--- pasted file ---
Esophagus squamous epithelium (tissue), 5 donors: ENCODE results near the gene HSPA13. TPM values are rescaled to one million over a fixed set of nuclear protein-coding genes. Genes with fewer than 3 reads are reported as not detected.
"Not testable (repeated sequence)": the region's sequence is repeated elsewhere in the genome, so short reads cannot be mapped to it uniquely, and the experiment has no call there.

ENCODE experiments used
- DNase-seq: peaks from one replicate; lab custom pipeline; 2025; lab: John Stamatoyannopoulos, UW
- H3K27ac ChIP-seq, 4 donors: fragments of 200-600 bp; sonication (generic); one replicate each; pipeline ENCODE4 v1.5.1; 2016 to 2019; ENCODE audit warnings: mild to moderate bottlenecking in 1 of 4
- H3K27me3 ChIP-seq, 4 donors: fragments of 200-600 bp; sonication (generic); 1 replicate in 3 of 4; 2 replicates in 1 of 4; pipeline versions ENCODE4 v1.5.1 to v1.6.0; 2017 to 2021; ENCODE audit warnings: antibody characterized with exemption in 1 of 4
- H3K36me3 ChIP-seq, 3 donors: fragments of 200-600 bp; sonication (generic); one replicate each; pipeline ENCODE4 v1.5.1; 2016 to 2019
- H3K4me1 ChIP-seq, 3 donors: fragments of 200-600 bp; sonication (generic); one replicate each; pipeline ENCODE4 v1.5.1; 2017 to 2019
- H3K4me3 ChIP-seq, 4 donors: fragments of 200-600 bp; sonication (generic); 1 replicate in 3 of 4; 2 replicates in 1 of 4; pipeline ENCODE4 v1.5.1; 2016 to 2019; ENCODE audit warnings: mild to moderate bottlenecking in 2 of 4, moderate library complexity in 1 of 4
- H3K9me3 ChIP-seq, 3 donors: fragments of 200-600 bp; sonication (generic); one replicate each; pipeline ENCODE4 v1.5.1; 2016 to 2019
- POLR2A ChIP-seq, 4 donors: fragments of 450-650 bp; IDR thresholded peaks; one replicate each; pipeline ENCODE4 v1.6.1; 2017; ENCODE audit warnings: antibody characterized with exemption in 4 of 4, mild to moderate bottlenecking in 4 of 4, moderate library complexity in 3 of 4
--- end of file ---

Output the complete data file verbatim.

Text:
Esophagus squamous epithelium (tissue), 5 donors: ENCODE results near the gene HSPA13. TPM values are rescaled to one million over a fixed set of nuclear protein-coding genes. Genes with fewer than 3 reads are reported as not detected.
"Not testable (repeated sequence)": the region's sequence is repeated elsewhere in the genome, so short reads cannot be mapped to it uniquely, and the experiment has no call there.

ENCODE experiments used
- DNase-seq: peaks from one replicate; lab custom pipeline; 2025; lab: John Stamatoyannopoulos, UW
- H3K27ac ChIP-seq, 4 donors: fragments of 200-600 bp; sonication (generic); one replicate each; pipeline ENCODE4 v1.5.1; 2016 to 2019; ENCODE audit warnings: mild to moderate bottlenecking in 1 of 4
- H3K27me3 ChIP-seq, 4 donors: fragments of 200-600 bp; sonication (generic); 1 replicate in 3 of 4; 2 replicates in 1 of 4; pipeline versions ENCODE4 v1.5.1 to v1.6.0; 2017 to 2021; ENCODE audit warnings: antibody characterized with exemption in 1 of 4
- H3K36me3 ChIP-seq, 3 donors: fragments of 200-600 bp; sonication (generic); one replicate each; pipeline ENCODE4 v1.5.1; 2016 to 2019
- H3K4me1 ChIP-seq, 3 donors: fragments of 200-600 bp; sonication (generic); one replicate each; pipeline ENCODE4 v1.5.1; 2017 to 2019
- H3K4me3 ChIP-seq, 4 donors: fragments of 200-600 bp; sonication (generic); 1 replicate in 3 of 4; 2 replicates in 1 of 4; pipeline ENCODE4 v1.5.1; 2016 to 2019; ENCODE audit warnings: mild to moderate bottlenecking in 2 of 4, moderate library complexity in 1 of 4
- H3K9me3 ChIP-seq, 3 donors: fragments of 200-600 bp; sonication (generic); one replicate each; pipeline ENCODE4 v1.5.1; 2016 to 2019
- POLR2A ChIP-seq, 4 donors: fragments of 450-650 bp; IDR thresholded peaks; one replicate each; pipeline ENCODE4 v1.6.1; 2017; ENCODE audit warnings: antibody characterized with exemption in 4 of 4, mild to moderate bottlenecking in 4 of 4, moderate library complexity in 3 of 4